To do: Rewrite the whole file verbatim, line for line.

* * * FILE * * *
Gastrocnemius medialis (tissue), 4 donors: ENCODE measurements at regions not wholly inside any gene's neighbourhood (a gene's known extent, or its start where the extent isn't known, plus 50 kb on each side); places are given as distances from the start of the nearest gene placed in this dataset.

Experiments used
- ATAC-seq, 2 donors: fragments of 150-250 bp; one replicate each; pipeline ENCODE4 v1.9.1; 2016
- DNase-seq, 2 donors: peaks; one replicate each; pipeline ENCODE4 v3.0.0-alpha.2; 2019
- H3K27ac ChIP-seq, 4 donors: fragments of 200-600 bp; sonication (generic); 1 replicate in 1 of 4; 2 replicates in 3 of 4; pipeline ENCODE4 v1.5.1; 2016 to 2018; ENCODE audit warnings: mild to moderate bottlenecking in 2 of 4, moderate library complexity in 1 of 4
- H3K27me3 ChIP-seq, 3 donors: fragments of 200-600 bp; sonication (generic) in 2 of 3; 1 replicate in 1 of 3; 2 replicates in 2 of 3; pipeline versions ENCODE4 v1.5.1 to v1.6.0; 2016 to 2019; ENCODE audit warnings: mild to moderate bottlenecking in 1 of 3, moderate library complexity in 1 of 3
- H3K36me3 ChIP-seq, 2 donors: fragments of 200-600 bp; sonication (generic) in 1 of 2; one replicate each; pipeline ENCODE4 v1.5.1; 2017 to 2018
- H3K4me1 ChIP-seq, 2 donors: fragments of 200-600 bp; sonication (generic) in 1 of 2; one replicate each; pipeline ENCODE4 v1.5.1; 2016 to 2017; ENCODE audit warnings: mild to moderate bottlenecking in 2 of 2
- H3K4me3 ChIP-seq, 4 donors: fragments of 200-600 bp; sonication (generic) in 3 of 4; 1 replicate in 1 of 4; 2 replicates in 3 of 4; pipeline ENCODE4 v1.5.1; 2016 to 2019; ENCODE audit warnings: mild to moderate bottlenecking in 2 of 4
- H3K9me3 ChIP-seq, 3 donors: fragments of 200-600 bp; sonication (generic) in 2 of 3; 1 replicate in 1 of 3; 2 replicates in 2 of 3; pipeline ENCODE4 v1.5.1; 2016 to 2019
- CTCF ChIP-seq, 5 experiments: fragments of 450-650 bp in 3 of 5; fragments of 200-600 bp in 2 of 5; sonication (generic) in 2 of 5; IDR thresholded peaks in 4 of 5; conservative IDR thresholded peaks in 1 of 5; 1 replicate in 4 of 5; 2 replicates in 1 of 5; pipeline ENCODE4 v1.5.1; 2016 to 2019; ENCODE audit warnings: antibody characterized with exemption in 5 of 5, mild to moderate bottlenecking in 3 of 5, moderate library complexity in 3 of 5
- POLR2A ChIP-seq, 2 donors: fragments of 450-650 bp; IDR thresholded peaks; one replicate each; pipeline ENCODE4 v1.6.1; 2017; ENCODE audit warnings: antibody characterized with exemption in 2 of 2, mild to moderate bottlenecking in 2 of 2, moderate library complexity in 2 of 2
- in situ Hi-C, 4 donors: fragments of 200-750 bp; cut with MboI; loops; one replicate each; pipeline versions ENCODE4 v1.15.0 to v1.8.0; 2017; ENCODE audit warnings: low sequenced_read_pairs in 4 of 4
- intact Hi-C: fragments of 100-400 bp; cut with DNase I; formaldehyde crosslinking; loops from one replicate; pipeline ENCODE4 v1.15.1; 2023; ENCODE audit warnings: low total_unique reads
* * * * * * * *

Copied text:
Gastrocnemius medialis (tissue), 4 donors: ENCODE measurements at regions not wholly inside any gene's neighbourhood (a gene's known extent, or its start where the extent isn't known, plus 50 kb on each side); places are given as distances from the start of the nearest gene placed in this dataset.

Experiments used
- ATAC-seq, 2 donors: fragments of 150-250 bp; one replicate each; pipeline ENCODE4 v1.9.1; 2016
- DNase-seq, 2 donors: peaks; one replicate each; pipeline ENCODE4 v3.0.0-alpha.2; 2019
- H3K27ac ChIP-seq, 4 donors: fragments of 200-600 bp; sonication (generic); 1 replicate in 1 of 4; 2 replicates in 3 of 4; pipeline ENCODE4 v1.5.1; 2016 to 2018; ENCODE audit warnings: mild to moderate bottlenecking in 2 of 4, moderate library complexity in 1 of 4
- H3K27me3 ChIP-seq, 3 donors: fragments of 200-600 bp; sonication (generic) in 2 of 3; 1 replicate in 1 of 3; 2 replicates in 2 of 3; pipeline versions ENCODE4 v1.5.1 to v1.6.0; 2016 to 2019; ENCODE audit warnings: mild to moderate bottlenecking in 1 of 3, moderate library complexity in 1 of 3
- H3K36me3 ChIP-seq, 2 donors: fragments of 200-600 bp; sonication (generic) in 1 of 2; one replicate each; pipeline ENCODE4 v1.5.1; 2017 to 2018
- H3K4me1 ChIP-seq, 2 donors: fragments of 200-600 bp; sonication (generic) in 1 of 2; one replicate each; pipeline ENCODE4 v1.5.1; 2016 to 2017; ENCODE audit warnings: mild to moderate bottlenecking in 2 of 2
- H3K4me3 ChIP-seq, 4 donors: fragments of 200-600 bp; sonication (generic) in 3 of 4; 1 replicate in 1 of 4; 2 replicates in 3 of 4; pipeline ENCODE4 v1.5.1; 2016 to 2019; ENCODE audit warnings: mild to moderate bottlenecking in 2 of 4
- H3K9me3 ChIP-seq, 3 donors: fragments of 200-600 bp; sonication (generic) in 2 of 3; 1 replicate in 1 of 3; 2 replicates in 2 of 3; pipeline ENCODE4 v1.5.1; 2016 to 2019
- CTCF ChIP-seq, 5 experiments: fragments of 450-650 bp in 3 of 5; fragments of 200-600 bp in 2 of 5; sonication (generic) in 2 of 5; IDR thresholded peaks in 4 of 5; conservative IDR thresholded peaks in 1 of 5; 1 replicate in 4 of 5; 2 replicates in 1 of 5; pipeline ENCODE4 v1.5.1; 2016 to 2019; ENCODE audit warnings: antibody characterized with exemption in 5 of 5, mild to moderate bottlenecking in 3 of 5, moderate library complexity in 3 of 5
- POLR2A ChIP-seq, 2 donors: fragments of 450-650 bp; IDR thresholded peaks; one replicate each; pipeline ENCODE4 v1.6.1; 2017; ENCODE audit warnings: antibody characterized with exemption in 2 of 2, mild to moderate bottlenecking in 2 of 2, moderate library complexity in 2 of 2
- in situ Hi-C, 4 donors: fragments of 200-750 bp; cut with MboI; loops; one replicate each; pipeline versions ENCODE4 v1.15.0 to v1.8.0; 2017; ENCODE audit warnings: low sequenced_read_pairs in 4 of 4
- intact Hi-C: fragments of 100-400 bp; cut with DNase I; formaldehyde crosslinking; loops from one replicate; pipeline ENCODE4 v1.15.1; 2023; ENCODE audit warnings: low total_unique reads